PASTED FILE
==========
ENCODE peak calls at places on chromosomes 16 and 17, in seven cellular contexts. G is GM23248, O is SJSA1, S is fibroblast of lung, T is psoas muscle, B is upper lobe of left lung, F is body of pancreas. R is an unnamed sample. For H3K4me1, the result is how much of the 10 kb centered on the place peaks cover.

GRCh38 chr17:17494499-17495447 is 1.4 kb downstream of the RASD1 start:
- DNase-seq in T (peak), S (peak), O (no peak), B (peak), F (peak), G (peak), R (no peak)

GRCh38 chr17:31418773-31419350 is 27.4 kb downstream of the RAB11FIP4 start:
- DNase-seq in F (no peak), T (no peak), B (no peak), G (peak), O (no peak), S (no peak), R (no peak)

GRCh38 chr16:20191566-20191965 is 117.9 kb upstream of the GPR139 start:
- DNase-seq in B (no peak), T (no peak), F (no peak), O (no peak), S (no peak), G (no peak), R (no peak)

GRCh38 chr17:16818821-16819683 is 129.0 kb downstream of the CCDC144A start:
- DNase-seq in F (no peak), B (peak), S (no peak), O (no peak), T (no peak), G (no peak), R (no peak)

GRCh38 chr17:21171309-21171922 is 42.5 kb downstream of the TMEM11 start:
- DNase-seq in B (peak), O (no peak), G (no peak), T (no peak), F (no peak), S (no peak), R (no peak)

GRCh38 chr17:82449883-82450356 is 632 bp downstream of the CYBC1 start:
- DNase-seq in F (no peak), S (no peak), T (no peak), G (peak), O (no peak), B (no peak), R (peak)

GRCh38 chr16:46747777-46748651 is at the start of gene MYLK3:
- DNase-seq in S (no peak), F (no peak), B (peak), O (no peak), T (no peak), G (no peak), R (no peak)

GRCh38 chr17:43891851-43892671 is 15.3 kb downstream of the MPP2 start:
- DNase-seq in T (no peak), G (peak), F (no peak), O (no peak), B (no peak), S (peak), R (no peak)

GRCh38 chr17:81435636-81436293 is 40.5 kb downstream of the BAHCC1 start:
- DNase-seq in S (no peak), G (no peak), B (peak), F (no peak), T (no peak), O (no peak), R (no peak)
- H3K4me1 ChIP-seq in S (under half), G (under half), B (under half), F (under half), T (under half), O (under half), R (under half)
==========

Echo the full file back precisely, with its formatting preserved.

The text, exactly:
ENCODE peak calls at places on chromosomes 16 and 17, in seven cellular contexts. G is GM23248, O is SJSA1, S is fibroblast of lung, T is psoas muscle, B is upper lobe of left lung, F is body of pancreas. R is an unnamed sample. For H3K4me1, the result is how much of the 10 kb centered on the place peaks cover.

GRCh38 chr17:17494499-17495447 is 1.4 kb downstream of the RASD1 start:
- DNase-seq in T (peak), S (peak), O (no peak), B (peak), F (peak), G (peak), R (no peak)

GRCh38 chr17:31418773-31419350 is 27.4 kb downstream of the RAB11FIP4 start:
- DNase-seq in F (no peak), T (no peak), B (no peak), G (peak), O (no peak), S (no peak), R (no peak)

GRCh38 chr16:20191566-20191965 is 117.9 kb upstream of the GPR139 start:
- DNase-seq in B (no peak), T (no peak), F (no peak), O (no peak), S (no peak), G (no peak), R (no peak)

GRCh38 chr17:16818821-16819683 is 129.0 kb downstream of the CCDC144A start:
- DNase-seq in F (no peak), B (peak), S (no peak), O (no peak), T (no peak), G (no peak), R (no peak)

GRCh38 chr17:21171309-21171922 is 42.5 kb downstream of the TMEM11 start:
- DNase-seq in B (peak), O (no peak), G (no peak), T (no peak), F (no peak), S (no peak), R (no peak)

GRCh38 chr17:82449883-82450356 is 632 bp downstream of the CYBC1 start:
- DNase-seq in F (no peak), S (no peak), T (no peak), G (peak), O (no peak), B (no peak), R (peak)

GRCh38 chr16:46747777-46748651 is at the start of gene MYLK3:
- DNase-seq in S (no peak), F (no peak), B (peak), O (no peak), T (no peak), G (no peak), R (no peak)

GRCh38 chr17:43891851-43892671 is 15.3 kb downstream of the MPP2 start:
- DNase-seq in T (no peak), G (peak), F (no peak), O (no peak), B (no peak), S (peak), R (no peak)

GRCh38 chr17:81435636-81436293 is 40.5 kb downstream of the BAHCC1 start:
- DNase-seq in S (no peak), G (no peak), B (peak), F (no peak), T (no peak), O (no peak), R (no peak)
- H3K4me1 ChIP-seq in S (under half), G (under half), B (under half), F (under half), T (under half), O (under half), R (under half)